The Freedom Drugs and HIV Programme is a creative and effective programme providing rehabilitation, integration and empowerment to drug addicts. It is probably the first and largest programme of its kind in Egypt and the Arab world. It was established in 1989. It now includes 28 Drug rehabilitation centres in Cairo, Giza, Helwan, 6th October, Kalyoubia, Beheira and Alexandria that offer 855 beds for the 3 to 6 months rehabilitation program. In addition Freedom runs an outreach and drop-in centre, two training centres and a large reclamation farm, the revenue of which is directed towards the rehabilitation costs of addicts who cannot pay. Freedom also has a scientific research department conducting original research in partnership with prestigious national and international bodies.
In response to the fear of an increased spread of HIV in 2003, the Freedom Program started the first outreach for HIV prevention among Cairo’s streets Intravenous Drug Users (IDUs).
The Freedom Program provide services every year to 2200 – 2500 addicts, 1000-1200 achieve stable abstinence and an extra 1200-1500 street addicts are reached for HIV prevention. Each year more than 20 different NGOs, CBOs or Youth agencies and 300 leaders are trained and mobilized to reach out for about 20,000 young people per year to benefit from prevention program.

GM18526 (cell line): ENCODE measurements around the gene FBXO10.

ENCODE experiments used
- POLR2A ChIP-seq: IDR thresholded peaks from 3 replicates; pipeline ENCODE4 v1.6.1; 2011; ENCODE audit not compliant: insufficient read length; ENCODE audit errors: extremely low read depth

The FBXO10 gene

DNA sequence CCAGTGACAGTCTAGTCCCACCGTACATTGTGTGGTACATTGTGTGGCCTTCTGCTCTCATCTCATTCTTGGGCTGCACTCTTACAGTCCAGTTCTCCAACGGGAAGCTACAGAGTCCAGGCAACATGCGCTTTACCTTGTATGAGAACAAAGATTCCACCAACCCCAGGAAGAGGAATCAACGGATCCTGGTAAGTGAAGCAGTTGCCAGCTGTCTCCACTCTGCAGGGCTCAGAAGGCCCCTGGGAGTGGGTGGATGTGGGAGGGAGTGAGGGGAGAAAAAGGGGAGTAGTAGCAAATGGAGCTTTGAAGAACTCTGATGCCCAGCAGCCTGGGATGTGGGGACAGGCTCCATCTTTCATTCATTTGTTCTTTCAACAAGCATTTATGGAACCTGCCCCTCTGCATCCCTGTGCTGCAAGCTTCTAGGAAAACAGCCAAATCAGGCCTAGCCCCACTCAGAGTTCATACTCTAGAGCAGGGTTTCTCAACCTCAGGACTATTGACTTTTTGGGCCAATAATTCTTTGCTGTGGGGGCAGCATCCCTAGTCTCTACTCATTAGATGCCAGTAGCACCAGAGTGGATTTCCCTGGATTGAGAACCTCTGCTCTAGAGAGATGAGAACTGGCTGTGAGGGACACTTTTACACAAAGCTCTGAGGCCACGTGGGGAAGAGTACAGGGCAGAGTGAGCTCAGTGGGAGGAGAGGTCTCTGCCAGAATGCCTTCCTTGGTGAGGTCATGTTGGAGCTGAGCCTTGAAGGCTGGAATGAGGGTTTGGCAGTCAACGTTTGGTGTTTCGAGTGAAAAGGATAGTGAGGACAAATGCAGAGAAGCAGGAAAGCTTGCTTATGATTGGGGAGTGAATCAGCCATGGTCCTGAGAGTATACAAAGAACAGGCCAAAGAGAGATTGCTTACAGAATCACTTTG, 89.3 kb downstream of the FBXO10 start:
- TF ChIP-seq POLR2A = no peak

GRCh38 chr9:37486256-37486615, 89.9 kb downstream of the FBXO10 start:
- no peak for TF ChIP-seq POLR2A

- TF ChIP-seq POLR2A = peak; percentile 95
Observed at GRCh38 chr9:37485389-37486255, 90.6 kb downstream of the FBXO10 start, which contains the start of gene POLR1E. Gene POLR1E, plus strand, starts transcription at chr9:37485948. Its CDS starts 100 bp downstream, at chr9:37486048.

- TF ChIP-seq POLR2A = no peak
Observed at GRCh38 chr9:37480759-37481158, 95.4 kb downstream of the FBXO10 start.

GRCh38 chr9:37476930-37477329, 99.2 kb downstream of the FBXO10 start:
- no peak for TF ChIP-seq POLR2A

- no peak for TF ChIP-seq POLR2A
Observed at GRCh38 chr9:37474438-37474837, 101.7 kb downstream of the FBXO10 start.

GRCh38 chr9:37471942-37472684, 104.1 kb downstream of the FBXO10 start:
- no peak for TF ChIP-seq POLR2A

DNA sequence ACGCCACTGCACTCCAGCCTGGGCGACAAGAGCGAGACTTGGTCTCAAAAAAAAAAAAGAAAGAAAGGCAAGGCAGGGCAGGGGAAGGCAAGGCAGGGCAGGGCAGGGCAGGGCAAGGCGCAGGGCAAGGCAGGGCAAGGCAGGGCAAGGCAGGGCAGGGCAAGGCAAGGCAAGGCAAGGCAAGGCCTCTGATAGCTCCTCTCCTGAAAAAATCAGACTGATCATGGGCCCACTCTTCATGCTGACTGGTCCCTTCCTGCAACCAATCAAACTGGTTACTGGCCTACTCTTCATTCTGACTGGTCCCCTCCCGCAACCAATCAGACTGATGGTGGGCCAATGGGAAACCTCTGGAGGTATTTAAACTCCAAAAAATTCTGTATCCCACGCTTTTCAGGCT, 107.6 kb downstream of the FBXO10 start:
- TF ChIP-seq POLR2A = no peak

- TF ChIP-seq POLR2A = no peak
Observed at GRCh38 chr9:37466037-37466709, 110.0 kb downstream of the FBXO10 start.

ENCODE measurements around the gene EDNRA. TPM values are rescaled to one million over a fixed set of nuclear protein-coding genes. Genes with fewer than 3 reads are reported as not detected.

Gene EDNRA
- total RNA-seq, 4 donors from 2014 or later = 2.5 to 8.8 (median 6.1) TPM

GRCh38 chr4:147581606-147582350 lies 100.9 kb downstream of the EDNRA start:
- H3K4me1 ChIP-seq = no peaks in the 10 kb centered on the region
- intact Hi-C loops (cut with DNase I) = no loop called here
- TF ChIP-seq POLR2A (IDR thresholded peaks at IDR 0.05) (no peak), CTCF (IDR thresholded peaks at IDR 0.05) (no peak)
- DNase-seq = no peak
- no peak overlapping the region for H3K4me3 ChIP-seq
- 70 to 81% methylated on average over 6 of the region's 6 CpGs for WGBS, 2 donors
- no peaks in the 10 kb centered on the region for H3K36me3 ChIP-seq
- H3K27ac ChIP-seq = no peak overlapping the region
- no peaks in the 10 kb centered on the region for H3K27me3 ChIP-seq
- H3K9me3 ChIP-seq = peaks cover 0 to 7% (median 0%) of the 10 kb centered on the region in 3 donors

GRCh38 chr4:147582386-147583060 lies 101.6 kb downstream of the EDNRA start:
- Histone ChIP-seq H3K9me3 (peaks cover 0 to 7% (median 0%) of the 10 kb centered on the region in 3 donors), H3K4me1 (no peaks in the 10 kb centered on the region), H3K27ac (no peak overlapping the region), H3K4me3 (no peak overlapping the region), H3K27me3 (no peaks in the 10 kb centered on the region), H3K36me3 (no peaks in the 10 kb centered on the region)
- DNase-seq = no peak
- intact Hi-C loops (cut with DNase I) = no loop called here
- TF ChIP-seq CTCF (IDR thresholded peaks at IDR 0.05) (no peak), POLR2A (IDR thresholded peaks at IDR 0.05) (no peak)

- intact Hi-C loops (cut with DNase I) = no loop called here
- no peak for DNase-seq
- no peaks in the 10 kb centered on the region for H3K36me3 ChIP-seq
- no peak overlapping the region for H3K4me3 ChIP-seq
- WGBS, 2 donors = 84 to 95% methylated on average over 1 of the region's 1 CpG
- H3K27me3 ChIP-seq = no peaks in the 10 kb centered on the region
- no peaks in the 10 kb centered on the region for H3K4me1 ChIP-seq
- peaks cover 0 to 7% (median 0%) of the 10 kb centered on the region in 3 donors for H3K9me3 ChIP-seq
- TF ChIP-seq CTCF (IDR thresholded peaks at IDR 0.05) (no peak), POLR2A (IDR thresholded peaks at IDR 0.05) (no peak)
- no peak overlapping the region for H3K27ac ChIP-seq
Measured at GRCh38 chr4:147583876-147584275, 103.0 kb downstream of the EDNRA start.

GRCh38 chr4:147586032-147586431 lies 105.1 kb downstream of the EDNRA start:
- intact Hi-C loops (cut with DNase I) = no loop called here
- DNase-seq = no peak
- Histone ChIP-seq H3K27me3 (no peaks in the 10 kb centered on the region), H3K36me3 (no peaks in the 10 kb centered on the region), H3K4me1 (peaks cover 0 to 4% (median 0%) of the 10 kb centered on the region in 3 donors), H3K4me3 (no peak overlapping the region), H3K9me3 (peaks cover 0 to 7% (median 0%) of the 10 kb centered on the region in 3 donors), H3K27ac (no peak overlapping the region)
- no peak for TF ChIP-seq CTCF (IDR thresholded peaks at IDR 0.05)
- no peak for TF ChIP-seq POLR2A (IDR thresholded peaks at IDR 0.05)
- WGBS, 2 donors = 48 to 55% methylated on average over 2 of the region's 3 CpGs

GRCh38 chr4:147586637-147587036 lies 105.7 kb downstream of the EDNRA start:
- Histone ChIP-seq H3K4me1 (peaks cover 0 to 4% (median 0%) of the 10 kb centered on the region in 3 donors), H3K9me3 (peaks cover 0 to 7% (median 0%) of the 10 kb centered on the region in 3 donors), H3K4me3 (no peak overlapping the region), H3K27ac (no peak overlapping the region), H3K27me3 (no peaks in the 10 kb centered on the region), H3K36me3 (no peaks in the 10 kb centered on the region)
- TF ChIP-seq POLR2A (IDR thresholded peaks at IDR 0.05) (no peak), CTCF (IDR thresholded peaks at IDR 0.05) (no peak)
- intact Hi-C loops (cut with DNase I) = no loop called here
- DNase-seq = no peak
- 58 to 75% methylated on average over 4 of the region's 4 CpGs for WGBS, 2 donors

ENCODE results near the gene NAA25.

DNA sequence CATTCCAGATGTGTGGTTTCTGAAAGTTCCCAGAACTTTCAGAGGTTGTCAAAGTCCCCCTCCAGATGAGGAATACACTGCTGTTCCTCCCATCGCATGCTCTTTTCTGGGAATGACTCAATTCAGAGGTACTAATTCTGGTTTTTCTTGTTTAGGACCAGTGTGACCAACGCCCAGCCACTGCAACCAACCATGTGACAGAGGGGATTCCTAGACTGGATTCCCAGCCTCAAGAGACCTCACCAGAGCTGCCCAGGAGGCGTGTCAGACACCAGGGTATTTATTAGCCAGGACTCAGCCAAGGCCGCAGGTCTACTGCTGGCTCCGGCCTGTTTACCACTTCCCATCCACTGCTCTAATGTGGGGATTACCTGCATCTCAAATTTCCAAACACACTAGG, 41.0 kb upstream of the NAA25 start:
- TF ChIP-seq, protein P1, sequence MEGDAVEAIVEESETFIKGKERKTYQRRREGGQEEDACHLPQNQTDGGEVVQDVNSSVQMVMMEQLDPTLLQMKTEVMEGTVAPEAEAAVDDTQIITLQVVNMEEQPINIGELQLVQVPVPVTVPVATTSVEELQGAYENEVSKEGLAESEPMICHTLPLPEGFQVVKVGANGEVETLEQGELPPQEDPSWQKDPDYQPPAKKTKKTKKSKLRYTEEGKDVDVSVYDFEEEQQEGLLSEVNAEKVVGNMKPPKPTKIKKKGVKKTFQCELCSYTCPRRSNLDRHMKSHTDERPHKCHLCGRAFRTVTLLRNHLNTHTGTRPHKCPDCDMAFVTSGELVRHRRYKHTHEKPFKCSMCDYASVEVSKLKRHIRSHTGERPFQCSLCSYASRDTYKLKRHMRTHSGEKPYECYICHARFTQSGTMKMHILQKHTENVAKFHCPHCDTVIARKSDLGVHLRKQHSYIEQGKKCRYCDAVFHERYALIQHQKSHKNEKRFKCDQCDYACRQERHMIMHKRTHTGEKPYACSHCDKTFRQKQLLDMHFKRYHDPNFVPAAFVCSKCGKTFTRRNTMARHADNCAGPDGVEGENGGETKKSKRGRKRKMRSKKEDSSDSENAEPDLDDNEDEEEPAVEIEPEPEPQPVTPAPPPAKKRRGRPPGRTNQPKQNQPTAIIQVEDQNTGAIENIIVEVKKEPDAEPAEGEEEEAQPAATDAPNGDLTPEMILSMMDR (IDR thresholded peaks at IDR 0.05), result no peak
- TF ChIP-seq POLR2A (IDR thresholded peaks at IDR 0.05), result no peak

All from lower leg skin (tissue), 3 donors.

Freedom Program has played an important and active effective advocacy role in the prevention of substance abuse and HIV risk behaviour; it advocated for the abolishing of stigma, helped in a legal reform process and defended the rights of addicts, vulnerable youth, children and women.
It also runs one of the largest training programmes in the Arab region. Founders and Leaders of the programme play a significant role in addressing the National and Regional challenges of Drug Addiction and HIV/ AIDs with Arab Governments, UNDP and other local National and International organizations.
The rate of relapse among subsidized and free of charge clients is still higher than their more well off peers; this can be largely attributed to the difference in post program social support systems and possibilities of employment. We sense an urgent need to start an up to scale program addressing the vocational and literacy needs of addicts coming from impoverished and beleaguered backgrounds, as well as their addictive behaviour and psychological needs .